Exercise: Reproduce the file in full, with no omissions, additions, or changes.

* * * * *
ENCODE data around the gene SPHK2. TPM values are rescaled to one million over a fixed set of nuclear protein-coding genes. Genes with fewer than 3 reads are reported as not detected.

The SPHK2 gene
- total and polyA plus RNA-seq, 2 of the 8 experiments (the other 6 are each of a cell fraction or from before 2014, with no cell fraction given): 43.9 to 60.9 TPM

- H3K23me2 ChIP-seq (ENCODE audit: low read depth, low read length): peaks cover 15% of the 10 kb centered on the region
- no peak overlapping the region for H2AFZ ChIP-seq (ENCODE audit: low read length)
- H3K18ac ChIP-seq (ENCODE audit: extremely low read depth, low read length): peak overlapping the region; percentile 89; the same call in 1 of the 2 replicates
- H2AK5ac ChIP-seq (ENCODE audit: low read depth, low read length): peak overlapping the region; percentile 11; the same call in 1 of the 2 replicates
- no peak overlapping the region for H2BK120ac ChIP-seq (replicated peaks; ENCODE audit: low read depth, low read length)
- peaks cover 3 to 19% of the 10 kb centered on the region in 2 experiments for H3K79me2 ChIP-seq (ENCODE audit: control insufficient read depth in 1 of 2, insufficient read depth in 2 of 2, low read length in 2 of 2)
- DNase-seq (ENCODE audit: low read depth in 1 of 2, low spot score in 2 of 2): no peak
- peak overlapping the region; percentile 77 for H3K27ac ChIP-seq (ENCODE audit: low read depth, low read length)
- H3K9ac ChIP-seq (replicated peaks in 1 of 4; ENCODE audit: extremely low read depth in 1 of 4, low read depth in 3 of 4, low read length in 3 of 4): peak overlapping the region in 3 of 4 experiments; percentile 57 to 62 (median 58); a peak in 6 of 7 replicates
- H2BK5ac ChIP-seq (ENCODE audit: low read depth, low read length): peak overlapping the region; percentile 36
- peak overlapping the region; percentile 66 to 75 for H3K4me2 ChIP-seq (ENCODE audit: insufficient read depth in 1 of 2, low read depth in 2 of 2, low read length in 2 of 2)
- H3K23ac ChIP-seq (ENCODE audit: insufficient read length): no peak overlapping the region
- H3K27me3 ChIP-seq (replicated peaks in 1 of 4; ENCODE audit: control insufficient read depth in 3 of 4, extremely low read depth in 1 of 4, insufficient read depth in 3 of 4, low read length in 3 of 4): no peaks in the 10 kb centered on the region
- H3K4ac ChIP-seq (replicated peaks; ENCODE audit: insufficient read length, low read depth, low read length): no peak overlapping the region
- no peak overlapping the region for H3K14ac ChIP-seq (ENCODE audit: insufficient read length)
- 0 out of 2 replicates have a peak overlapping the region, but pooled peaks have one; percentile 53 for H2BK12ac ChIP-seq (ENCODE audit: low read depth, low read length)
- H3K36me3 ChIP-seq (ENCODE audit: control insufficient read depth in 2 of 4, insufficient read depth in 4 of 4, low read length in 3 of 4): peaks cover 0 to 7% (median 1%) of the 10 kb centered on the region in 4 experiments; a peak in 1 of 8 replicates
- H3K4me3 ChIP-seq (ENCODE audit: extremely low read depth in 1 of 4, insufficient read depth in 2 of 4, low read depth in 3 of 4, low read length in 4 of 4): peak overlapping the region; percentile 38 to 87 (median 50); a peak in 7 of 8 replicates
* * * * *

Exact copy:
ENCODE data around the gene SPHK2. TPM values are rescaled to one million over a fixed set of nuclear protein-coding genes. Genes with fewer than 3 reads are reported as not detected.

The SPHK2 gene
- total and polyA plus RNA-seq, 2 of the 8 experiments (the other 6 are each of a cell fraction or from before 2014, with no cell fraction given): 43.9 to 60.9 TPM

- H3K23me2 ChIP-seq (ENCODE audit: low read depth, low read length): peaks cover 15% of the 10 kb centered on the region
- no peak overlapping the region for H2AFZ ChIP-seq (ENCODE audit: low read length)
- H3K18ac ChIP-seq (ENCODE audit: extremely low read depth, low read length): peak overlapping the region; percentile 89; the same call in 1 of the 2 replicates
- H2AK5ac ChIP-seq (ENCODE audit: low read depth, low read length): peak overlapping the region; percentile 11; the same call in 1 of the 2 replicates
- no peak overlapping the region for H2BK120ac ChIP-seq (replicated peaks; ENCODE audit: low read depth, low read length)
- peaks cover 3 to 19% of the 10 kb centered on the region in 2 experiments for H3K79me2 ChIP-seq (ENCODE audit: control insufficient read depth in 1 of 2, insufficient read depth in 2 of 2, low read length in 2 of 2)
- DNase-seq (ENCODE audit: low read depth in 1 of 2, low spot score in 2 of 2): no peak
- peak overlapping the region; percentile 77 for H3K27ac ChIP-seq (ENCODE audit: low read depth, low read length)
- H3K9ac ChIP-seq (replicated peaks in 1 of 4; ENCODE audit: extremely low read depth in 1 of 4, low read depth in 3 of 4, low read length in 3 of 4): peak overlapping the region in 3 of 4 experiments; percentile 57 to 62 (median 58); a peak in 6 of 7 replicates
- H2BK5ac ChIP-seq (ENCODE audit: low read depth, low read length): peak overlapping the region; percentile 36
- peak overlapping the region; percentile 66 to 75 for H3K4me2 ChIP-seq (ENCODE audit: insufficient read depth in 1 of 2, low read depth in 2 of 2, low read length in 2 of 2)
- H3K23ac ChIP-seq (ENCODE audit: insufficient read length): no peak overlapping the region
- H3K27me3 ChIP-seq (replicated peaks in 1 of 4; ENCODE audit: control insufficient read depth in 3 of 4, extremely low read depth in 1 of 4, insufficient read depth in 3 of 4, low read length in 3 of 4): no peaks in the 10 kb centered on the region
- H3K4ac ChIP-seq (replicated peaks; ENCODE audit: insufficient read length, low read depth, low read length): no peak overlapping the region
- no peak overlapping the region for H3K14ac ChIP-seq (ENCODE audit: insufficient read length)
- 0 out of 2 replicates have a peak overlapping the region, but pooled peaks have one; percentile 53 for H2BK12ac ChIP-seq (ENCODE audit: low read depth, low read length)
- H3K36me3 ChIP-seq (ENCODE audit: control insufficient read depth in 2 of 4, insufficient read depth in 4 of 4, low read length in 3 of 4): peaks cover 0 to 7% (median 1%) of the 10 kb centered on the region in 4 experiments; a peak in 1 of 8 replicates
- H3K4me3 ChIP-seq (ENCODE audit: extremely low read depth in 1 of 4, insufficient read depth in 2 of 4, low read depth in 3 of 4, low read length in 4 of 4): peak overlapping the region; percentile 38 to 87 (median 50); a peak in 7 of 8 replicates